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Thread: Hand sanitiser

  1. #351
    Established TDF Member Doomanic's Avatar
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    My wife was very ill in December with an unidentified virus.
    Quote Originally Posted by Chrisch View Post
    Seriously, forget about sidemount - it's bollocks.

  2. #352
    TDF Member huwporter's Avatar
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    Quote Originally Posted by Wibs View Post
    Interesting Spectator article written by a pathologist, Dr John Lee/
    "How deadly is the coronavirus? It’s still far from clear. There is room for different interpretations of the data"
    https://www.spectator.co.uk/article/...ar-as-we-think

    Interesting points about the wide variation of fatality rates, from the near 10% in Italy to the 0.5% elsewhere such as Germany.
    (Note: this is not having a go at you, it's having a go at the article.)

    In his haste to tell us we should all just go back to work, and sacrifice grandma and a fair proportion of our healthcare workers for the sake of the almighty economy, he completely (possibly deliberately) overlooks the factor of the overwhelming of the healthcare system. The fatality rate is highest in countries (Italy, Spain) that have more critical cases than they have ICU beds + ventilators available.

    Simplified example to illustrate this: Lets say, if you have a critical case of disease X and there is an ICU bed available for you then you have a 10% chance of dying, whereas if you have a critical case of disease X and there is no ICU bed available then you have a 50% chance of dying.

    If your area has 100 ICU beds and 100 cases, then you will see a 10% mortality rate. 100*0.1/100 = 10%
    If your area has 100 ICU beds and 150 cases, then you will see a 23% mortality rate. (100*0.1+50*0.5)/150 = 23%
    If your area has 100 ICU beds and 300 cases, then you will see a 36% mortality rate. (100*0.1+200*0.5)/300 = 36%

    Nobody would even try to argue that the statistics are perfect, they are deeply flawed in many ways. But to ignore/overlook/hide the factor of overwhelming health systems is deeply dishonest. A very major factor in Germany and the UK and other countries seeing low fatality rates as at today is because there are still ICU beds available for the critically ill patients and staff available to treat them. They are several days behind Italy and Spain in growth of new cases - it seems to take 10-15 days for new cases to become critically ill, so the arrival of critically ill cases at hospitals is going to be delayed 10-15 days behind the growth curve of new cases, so expect those fatality rates to start climbing.

    The objective of social distancing, lockdowns etc is to slow down the rate of infection of new cases to reduce the number of simultaneous critical cases following on behind to a point where healthcare professionals don't have to make decisions like "I have 1 ICU bed available and three patients so I am going to try to treat this one person and to leave those two to die in the corridor" or "I've run out of protective equipment so I can either continue to try and save lives at massive personal risk or just walk away and let them die".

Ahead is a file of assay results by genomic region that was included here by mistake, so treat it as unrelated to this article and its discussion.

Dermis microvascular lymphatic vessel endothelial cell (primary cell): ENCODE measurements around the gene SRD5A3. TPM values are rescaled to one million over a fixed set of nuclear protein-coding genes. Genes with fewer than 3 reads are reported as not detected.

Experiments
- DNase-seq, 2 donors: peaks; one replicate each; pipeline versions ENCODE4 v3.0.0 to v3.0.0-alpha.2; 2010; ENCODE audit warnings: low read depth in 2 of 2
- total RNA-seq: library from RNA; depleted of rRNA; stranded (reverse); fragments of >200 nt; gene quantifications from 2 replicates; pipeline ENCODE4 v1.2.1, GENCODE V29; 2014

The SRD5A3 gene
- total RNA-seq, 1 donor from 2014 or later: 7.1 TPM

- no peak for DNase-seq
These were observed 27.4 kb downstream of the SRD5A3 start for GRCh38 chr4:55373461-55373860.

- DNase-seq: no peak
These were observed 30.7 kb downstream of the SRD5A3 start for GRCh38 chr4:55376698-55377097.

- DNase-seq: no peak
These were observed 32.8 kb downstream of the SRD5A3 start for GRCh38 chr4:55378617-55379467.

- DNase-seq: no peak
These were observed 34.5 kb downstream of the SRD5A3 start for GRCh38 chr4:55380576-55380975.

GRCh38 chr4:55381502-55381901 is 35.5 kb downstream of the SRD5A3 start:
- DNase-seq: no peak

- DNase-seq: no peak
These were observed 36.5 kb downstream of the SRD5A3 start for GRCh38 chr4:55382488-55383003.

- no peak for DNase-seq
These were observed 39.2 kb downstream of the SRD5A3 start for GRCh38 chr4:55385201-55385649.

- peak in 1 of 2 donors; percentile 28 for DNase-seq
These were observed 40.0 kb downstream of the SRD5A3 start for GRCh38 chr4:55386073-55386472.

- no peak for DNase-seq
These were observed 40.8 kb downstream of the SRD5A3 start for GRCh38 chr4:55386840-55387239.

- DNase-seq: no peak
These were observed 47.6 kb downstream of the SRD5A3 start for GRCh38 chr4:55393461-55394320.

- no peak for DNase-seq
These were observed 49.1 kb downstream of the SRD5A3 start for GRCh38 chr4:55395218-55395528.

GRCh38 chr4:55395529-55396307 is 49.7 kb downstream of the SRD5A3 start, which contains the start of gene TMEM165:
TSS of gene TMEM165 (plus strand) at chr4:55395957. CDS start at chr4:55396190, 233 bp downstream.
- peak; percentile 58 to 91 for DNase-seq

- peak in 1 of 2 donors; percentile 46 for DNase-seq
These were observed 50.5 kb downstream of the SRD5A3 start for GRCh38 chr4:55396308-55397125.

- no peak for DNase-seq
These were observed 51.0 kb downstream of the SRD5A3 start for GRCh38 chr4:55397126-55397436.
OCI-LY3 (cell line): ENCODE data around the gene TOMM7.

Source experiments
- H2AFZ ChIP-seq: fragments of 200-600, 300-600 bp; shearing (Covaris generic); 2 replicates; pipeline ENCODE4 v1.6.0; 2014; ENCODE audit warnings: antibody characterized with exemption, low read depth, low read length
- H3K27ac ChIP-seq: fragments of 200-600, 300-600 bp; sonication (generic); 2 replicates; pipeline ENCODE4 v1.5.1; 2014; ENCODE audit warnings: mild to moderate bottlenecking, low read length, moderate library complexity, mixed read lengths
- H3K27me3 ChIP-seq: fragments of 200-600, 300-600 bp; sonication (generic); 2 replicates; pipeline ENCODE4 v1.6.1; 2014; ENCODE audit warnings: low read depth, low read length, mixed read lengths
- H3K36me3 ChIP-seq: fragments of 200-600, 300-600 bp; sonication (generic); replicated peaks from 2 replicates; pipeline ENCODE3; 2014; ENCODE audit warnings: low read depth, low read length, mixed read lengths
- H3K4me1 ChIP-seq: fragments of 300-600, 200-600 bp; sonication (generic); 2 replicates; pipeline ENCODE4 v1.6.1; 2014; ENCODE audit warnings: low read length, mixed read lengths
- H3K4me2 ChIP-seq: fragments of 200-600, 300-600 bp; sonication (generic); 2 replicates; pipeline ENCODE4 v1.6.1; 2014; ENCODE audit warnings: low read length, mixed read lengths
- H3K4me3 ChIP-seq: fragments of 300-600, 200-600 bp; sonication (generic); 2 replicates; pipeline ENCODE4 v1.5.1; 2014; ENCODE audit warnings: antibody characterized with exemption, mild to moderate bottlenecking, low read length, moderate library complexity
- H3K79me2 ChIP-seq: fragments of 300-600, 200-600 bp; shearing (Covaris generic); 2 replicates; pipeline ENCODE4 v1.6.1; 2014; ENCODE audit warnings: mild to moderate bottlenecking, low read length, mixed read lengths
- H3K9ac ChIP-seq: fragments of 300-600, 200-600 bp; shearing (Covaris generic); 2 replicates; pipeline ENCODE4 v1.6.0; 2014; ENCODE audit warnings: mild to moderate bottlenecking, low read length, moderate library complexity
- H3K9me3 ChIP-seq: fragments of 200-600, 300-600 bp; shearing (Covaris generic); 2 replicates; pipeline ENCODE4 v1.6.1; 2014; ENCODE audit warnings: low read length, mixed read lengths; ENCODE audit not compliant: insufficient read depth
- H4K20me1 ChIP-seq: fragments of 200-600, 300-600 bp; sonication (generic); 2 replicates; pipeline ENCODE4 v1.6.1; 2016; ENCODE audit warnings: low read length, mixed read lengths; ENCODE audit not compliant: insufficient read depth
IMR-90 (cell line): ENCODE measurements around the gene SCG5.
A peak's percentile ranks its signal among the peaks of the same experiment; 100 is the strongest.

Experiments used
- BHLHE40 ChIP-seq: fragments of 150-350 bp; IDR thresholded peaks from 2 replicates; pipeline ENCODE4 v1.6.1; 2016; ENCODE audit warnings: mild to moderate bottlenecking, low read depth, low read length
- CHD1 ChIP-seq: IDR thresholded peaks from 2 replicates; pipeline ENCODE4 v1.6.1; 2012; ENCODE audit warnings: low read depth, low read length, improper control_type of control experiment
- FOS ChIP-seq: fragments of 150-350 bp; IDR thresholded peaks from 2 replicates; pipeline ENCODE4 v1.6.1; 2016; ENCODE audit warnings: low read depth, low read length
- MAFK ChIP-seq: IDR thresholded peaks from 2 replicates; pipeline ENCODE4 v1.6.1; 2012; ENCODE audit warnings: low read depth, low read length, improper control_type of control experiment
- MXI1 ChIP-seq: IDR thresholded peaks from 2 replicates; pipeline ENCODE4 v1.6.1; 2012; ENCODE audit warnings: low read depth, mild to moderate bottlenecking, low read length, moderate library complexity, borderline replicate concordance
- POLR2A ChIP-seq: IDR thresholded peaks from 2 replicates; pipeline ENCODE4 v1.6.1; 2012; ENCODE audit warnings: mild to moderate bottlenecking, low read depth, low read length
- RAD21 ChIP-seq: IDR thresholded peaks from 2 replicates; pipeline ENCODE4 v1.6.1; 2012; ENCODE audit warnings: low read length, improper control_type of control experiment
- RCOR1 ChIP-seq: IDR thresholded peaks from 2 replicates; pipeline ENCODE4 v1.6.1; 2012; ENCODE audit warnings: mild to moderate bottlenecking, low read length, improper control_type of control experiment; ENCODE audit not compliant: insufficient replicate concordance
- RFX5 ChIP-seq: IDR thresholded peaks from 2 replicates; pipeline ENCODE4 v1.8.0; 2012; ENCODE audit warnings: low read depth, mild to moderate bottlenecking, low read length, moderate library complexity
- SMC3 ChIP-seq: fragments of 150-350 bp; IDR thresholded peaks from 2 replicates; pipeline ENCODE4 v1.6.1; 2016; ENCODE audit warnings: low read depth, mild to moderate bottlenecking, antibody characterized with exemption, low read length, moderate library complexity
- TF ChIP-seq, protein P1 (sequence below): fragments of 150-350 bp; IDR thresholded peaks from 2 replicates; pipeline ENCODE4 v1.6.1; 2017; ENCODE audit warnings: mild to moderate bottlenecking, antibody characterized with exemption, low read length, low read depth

Healthcare workers are literally putting their lives on the line, deepest thanks. Basic respect requires doing what we can to try and help, in this case, rigorous social distancing or (if people are unwilling to comply with that) then lockdowns. Excuse me if I think that neither healthcare workers nor my parents should be avoidably sacrificed for the sake of the share portfolios of the rich.

  3. #353
    rEvo-lution iamyourgasman's Avatar
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    Quote Originally Posted by iain/hsm View Post
    Heck this thread is about hand sanitiser, I came back on to revise my first post.

    No matter. They haven't told you yet, have they. There is no more spare capacity of oxygen in the entire country to drive these additional life support ventilators with. Even the old Oxford Penlon Mark 1's that were modified for hyperbaric use are being dusted off and re greased.
    MDD directive of not we are at a point where the only spare oxygen around is lying in a pool of grease at your local scrap yard or your LDS under the brand of Safe Air Nitrox

    Your rEvo may end up being useful piece of kit after all for a few hours. Just saying.
    We are very acutely aware of this problem. And the old pipeworks in the old hospitals which can’t supply greater flow...COVID19 suddenly unearthed the problems we have been rumbling about and put them in the spotlight. On the other hand there is some amazing response from all parts of the NHS and the public. I hope we can use the next few days to prepare better.

  4. #354
    Cheeky Monkey... Paul Evans's Avatar
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    Quote Originally Posted by Wibs View Post
    Interesting Spectator article written by a pathologist, Dr John Lee/
    "How deadly is the coronavirus? It’s still far from clear. There is room for different interpretations of the data"
    https://www.spectator.co.uk/article/...ar-as-we-think

    Interesting points about the wide variation of fatality rates, from the near 10% in Italy to the 0.5% elsewhere such as Germany.